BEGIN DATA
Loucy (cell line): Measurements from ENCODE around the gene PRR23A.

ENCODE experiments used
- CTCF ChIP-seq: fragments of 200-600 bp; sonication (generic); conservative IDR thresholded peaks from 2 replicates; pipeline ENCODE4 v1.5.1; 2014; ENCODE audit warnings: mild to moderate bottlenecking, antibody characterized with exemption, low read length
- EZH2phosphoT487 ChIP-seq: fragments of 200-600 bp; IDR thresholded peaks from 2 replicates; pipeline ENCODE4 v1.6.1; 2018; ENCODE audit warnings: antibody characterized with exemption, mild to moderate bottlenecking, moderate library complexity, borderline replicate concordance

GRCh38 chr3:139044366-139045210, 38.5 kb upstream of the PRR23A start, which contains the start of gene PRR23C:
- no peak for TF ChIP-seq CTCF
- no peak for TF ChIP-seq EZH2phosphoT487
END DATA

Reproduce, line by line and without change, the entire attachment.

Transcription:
Loucy (cell line): Measurements from ENCODE around the gene PRR23A.

ENCODE experiments used
- CTCF ChIP-seq: fragments of 200-600 bp; sonication (generic); conservative IDR thresholded peaks from 2 replicates; pipeline ENCODE4 v1.5.1; 2014; ENCODE audit warnings: mild to moderate bottlenecking, antibody characterized with exemption, low read length
- EZH2phosphoT487 ChIP-seq: fragments of 200-600 bp; IDR thresholded peaks from 2 replicates; pipeline ENCODE4 v1.6.1; 2018; ENCODE audit warnings: antibody characterized with exemption, mild to moderate bottlenecking, moderate library complexity, borderline replicate concordance

GRCh38 chr3:139044366-139045210, 38.5 kb upstream of the PRR23A start, which contains the start of gene PRR23C:
- no peak for TF ChIP-seq CTCF
- no peak for TF ChIP-seq EZH2phosphoT487